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Re: Dealing with a dog aggressive on leash..

Post by wvvdiup1 » Mon Mar 07, 2011 9:09 pm

I've been in the same situation as you have been and I have found that this works: The next time you take him anywhere and he lunges, turn around or go another direction or anywhere to get him away from the situation. It works for me and I have a large dog who can pull! :roll:
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jacksdad
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Re: Dealing with a dog aggressive on leash..

Post by jacksdad » Tue Mar 08, 2011 12:12 am

First you are going to need to address your own anxiety issues. do you know what your anxious about? is it not knowing what to do when bagel reacts? or are you not yet confident in implementing what you know needs to be done? or are you worried about what other people are thinking when they see bagel reacting? you don't actually have to answer publicly, but you do need to address this. until you can focus on your dog you are going to continue to risk stepping on him.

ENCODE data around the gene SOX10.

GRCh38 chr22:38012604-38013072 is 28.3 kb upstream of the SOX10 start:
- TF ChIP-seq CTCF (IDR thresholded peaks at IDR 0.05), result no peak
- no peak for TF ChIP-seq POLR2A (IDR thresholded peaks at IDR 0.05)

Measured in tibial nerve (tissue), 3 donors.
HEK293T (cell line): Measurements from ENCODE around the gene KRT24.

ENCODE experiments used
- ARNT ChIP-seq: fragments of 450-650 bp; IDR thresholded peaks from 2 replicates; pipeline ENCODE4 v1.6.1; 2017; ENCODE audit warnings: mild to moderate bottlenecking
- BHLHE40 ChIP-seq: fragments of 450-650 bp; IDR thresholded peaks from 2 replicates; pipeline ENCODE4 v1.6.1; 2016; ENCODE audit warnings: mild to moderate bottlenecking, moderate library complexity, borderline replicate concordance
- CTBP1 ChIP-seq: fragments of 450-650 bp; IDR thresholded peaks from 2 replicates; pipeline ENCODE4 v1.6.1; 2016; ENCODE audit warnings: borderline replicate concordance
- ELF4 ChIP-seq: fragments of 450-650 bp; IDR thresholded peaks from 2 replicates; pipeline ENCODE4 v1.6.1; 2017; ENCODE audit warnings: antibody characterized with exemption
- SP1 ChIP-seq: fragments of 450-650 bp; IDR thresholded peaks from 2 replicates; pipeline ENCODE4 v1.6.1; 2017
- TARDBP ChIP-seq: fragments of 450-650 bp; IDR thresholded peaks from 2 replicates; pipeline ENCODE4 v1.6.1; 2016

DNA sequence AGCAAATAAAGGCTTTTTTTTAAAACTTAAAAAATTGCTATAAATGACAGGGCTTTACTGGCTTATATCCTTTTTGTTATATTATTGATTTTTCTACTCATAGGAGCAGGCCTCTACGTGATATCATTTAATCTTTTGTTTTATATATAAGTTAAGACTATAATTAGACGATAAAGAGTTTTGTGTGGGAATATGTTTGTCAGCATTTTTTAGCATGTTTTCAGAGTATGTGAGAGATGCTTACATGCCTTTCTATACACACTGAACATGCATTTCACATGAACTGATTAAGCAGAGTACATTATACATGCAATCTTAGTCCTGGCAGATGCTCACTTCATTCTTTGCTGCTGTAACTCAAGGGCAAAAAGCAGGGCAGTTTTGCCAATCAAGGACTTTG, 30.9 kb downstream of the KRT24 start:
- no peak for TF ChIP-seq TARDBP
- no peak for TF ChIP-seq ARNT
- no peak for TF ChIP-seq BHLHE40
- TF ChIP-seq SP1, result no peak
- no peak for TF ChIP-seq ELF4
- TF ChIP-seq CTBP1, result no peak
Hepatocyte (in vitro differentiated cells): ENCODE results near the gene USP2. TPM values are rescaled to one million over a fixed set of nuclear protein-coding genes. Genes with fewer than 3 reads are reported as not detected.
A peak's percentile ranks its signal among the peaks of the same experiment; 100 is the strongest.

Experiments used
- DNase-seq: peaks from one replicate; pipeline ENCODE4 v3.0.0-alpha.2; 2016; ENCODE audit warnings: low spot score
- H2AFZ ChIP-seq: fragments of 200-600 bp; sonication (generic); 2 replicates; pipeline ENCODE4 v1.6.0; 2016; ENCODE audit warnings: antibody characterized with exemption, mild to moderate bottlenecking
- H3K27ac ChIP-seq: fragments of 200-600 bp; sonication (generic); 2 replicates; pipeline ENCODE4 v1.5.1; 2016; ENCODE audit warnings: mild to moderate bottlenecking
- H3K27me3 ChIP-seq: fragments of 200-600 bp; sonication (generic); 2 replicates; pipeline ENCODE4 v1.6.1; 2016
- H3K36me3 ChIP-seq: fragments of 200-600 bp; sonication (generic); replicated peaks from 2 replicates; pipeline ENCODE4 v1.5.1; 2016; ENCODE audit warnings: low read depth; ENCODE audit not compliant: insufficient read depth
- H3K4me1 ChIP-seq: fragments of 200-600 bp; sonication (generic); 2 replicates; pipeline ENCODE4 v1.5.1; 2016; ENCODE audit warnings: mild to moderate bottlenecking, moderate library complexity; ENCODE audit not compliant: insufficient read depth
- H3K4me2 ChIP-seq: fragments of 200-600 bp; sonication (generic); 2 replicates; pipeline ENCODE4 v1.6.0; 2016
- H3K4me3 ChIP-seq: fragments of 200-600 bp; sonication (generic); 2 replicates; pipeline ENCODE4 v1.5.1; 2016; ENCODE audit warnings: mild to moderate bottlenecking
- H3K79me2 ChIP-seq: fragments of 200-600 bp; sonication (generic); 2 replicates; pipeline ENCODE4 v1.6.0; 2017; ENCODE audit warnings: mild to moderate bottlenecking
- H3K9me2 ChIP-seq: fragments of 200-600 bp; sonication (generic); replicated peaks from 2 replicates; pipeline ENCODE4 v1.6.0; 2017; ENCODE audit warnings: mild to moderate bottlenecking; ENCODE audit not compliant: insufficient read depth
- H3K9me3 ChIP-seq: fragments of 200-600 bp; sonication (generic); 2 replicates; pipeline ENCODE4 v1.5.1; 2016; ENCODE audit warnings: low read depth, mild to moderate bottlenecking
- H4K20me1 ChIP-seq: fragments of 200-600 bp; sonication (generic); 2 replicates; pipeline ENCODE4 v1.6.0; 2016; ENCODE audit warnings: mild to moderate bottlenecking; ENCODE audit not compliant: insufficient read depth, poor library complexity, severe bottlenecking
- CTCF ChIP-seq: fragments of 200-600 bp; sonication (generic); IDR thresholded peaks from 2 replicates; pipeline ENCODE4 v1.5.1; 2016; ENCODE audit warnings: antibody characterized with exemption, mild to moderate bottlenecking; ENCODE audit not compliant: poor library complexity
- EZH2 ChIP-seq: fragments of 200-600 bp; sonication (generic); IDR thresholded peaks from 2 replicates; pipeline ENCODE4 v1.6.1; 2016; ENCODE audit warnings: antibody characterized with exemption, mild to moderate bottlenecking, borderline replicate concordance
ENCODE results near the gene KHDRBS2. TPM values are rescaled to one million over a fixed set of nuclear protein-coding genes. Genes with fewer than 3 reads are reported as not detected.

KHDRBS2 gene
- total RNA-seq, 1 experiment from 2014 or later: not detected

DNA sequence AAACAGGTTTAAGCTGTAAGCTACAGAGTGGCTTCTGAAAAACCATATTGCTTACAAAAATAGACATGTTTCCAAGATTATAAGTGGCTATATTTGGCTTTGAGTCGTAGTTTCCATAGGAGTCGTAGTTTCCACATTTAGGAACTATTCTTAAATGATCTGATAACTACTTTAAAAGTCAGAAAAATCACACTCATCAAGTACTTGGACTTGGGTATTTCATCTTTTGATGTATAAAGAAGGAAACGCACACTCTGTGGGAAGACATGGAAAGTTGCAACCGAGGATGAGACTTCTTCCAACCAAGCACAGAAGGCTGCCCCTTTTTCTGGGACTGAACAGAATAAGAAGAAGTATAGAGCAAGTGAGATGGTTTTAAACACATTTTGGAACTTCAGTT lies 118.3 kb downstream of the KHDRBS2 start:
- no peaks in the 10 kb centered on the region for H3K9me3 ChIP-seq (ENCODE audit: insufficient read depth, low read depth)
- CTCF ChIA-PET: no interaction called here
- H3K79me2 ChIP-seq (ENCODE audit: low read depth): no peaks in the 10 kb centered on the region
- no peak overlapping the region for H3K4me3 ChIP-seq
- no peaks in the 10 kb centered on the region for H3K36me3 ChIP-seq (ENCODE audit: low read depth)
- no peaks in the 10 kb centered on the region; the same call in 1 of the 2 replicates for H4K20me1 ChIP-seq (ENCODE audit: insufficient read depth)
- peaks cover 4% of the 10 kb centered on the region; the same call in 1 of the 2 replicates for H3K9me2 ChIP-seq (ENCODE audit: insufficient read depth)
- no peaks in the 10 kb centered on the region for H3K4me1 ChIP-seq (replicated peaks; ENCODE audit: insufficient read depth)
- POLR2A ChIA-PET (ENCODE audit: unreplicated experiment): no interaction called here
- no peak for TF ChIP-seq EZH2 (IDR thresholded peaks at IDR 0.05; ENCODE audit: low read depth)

when he goes into reactive mode, you have to be able to keep your calm so you can keep track of your dog, what he is doing and where he is. Know where the other dog is and what he is doing. Where you are in relation to all this and what your doing. It's a juggling act that takes practice.

Soooooo. first things first....take two breaths and relax. think about what is your own anxiety trigger. if you want to talk about it, discuss options, we are here. but you do need to get this point sorted out.

as for Bagel, hopefully you have him wearing a harness, because if you have to pull him way (it happens, sometimes that is your only option) you absolutely want to be sure your NOT pulling on his neck/throat.